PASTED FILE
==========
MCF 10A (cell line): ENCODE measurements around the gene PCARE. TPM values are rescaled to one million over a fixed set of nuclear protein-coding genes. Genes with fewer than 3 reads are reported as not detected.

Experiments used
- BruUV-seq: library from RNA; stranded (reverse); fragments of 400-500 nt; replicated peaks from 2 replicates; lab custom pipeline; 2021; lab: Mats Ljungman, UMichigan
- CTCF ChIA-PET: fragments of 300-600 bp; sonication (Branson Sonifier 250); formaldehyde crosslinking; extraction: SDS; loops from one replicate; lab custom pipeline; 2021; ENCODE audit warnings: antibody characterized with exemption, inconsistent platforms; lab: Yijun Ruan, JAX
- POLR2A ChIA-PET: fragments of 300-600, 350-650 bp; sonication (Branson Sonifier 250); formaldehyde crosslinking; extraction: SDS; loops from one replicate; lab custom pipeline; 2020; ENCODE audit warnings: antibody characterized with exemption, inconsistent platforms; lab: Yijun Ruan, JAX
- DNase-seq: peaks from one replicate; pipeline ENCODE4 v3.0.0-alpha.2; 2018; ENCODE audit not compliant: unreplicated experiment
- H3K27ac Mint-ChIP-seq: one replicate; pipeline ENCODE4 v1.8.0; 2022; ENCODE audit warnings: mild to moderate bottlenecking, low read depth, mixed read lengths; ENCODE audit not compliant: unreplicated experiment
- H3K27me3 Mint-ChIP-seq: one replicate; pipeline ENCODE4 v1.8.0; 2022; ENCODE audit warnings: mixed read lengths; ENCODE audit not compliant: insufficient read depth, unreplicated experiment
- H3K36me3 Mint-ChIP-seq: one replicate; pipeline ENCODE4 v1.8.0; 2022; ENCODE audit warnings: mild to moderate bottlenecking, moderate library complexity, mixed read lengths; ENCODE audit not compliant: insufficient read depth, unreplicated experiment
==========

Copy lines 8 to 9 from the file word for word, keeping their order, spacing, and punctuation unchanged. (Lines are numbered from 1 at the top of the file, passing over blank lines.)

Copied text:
- H3K27me3 Mint-ChIP-seq: one replicate; pipeline ENCODE4 v1.8.0; 2022; ENCODE audit warnings: mixed read lengths; ENCODE audit not compliant: insufficient read depth, unreplicated experiment
- H3K36me3 Mint-ChIP-seq: one replicate; pipeline ENCODE4 v1.8.0; 2022; ENCODE audit warnings: mild to moderate bottlenecking, moderate library complexity, mixed read lengths; ENCODE audit not compliant: insufficient read depth, unreplicated experiment